Instead, pray, “Lord, help me be a godly influence in his life. Please help him in the areas he needs; please help him grow toward you. Help me be selfless and loving to him, as a friend and then, if it is Your will, as a romantic interest. And help him, because I know he probably has the same doubts and fears I do.”

And so on.

Basically, focus off YOU and YOUR needs — focus on God and the man’s needs.

And I say this as someone who is guilty of the same problems. Oftentimes, when I first meet someone, my prayers are pretty selfish. “Don’t let me find anything horrible out about him.” “Just make it work together, God.” “Isn’t this taking a lot longer than I planned, Lord?” “Why aren’t You telling me what I need right now?!”

Yet that’s not the attitude we should be approaching relationships with. Any kind of relationship, but the romantic ones especially.

Marriage is not about someone fulfilling your needs, giving you hope, fitting a guy like a puzzle piece into the spot in your life that you’ve already prepared for him.

It’s about giving God control of the timing for a relationship that should be lifelong. It’s about selflessly serving—and, of course, finding someone who’s prepared to selflessly serve you in return.

And … there’s a lot more to marriage, of course. But we’ve gotten rather off topic.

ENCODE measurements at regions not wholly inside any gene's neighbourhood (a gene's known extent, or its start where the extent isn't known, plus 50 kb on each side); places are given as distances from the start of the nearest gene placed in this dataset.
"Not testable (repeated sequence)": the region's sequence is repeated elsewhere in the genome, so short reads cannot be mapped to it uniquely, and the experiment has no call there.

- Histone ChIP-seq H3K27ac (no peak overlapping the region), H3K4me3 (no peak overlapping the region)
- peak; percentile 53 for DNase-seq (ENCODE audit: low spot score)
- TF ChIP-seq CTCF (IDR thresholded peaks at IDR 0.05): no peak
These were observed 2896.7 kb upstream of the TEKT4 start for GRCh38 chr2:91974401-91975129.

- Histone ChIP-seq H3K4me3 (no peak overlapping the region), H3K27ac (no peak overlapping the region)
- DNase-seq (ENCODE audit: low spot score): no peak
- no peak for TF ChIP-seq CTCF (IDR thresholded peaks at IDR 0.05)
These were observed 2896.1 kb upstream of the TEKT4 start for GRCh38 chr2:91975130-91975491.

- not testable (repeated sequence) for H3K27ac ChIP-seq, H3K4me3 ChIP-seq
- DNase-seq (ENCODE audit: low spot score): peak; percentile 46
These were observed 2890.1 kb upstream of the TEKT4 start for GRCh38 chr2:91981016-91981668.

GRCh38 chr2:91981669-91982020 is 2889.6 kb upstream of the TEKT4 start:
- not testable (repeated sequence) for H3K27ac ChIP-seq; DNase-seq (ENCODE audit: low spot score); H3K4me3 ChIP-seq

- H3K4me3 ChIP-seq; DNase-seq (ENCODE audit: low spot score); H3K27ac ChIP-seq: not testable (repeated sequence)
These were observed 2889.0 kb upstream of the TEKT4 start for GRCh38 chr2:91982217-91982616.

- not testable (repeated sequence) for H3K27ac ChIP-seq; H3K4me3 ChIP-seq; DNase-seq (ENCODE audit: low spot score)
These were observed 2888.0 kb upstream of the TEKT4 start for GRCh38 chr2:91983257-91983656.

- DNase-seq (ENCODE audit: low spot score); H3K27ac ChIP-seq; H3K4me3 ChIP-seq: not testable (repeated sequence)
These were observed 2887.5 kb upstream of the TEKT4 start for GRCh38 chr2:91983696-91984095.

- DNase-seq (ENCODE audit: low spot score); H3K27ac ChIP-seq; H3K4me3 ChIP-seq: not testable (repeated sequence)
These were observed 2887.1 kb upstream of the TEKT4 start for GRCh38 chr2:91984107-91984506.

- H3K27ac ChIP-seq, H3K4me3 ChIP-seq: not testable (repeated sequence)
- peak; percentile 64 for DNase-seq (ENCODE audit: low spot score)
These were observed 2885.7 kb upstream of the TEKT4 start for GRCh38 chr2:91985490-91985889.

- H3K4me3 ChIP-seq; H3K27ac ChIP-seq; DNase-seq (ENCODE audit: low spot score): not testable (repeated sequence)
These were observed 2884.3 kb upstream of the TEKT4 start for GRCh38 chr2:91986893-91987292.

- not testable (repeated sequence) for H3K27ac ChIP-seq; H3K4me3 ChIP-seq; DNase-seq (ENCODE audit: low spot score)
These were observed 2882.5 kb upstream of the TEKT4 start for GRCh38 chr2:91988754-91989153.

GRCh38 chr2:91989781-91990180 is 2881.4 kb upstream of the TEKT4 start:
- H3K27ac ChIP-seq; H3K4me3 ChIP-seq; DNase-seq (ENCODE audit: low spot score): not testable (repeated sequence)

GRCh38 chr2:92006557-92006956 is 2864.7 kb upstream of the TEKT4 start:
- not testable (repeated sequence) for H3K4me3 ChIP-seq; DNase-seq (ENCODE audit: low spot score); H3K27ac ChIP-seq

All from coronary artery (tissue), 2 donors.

In conclusion, I just want to say, you do you …

But as for me, I see no benefits of praying for a potentially nonexistent man—and, in fact, risking creating an imaginary human who does what you want and exists only if your fantasies.

TTFN!

~Kell~

P.S.

What kind of praying do y’all do (or have done) for a future relationship? I’m curious to hear your perspectives on this topic!

Showing 12 comments
  • Ryana Lynn
    Reply

    Interesting perspective. I prayed, not daily, but often for my future spouse because I knew God wanted me to. Unlike some, while I often doubted, God had given me peace that I was going to get married, that he was out there and that I needed to pray for him. In fact there were times that God woke me up and impressed on my heart very strongly to pray for my husband right then.

    But I do agree that you shouldn’t pray for him to be this that and the other selfishly. I prayed for his well-being, I prayed for God to grow him as a spiritual leader and I prayed that I would be the wife he needed. In times of doubt I prayed, if he’s out there, please be with him, etc., but ultimately in my heart, I knew he was out there.

    So while I agree that praying selfishly is wrong, I wouldn’t throw out praying for your future spouse completely. But that’s just my perspective 😉 My suggestion would be, as you said, to pray that you will be what you ought to be. And if Mr. Right is out there, that God will bless and keep him.

    • Kellyn Roth
      Reply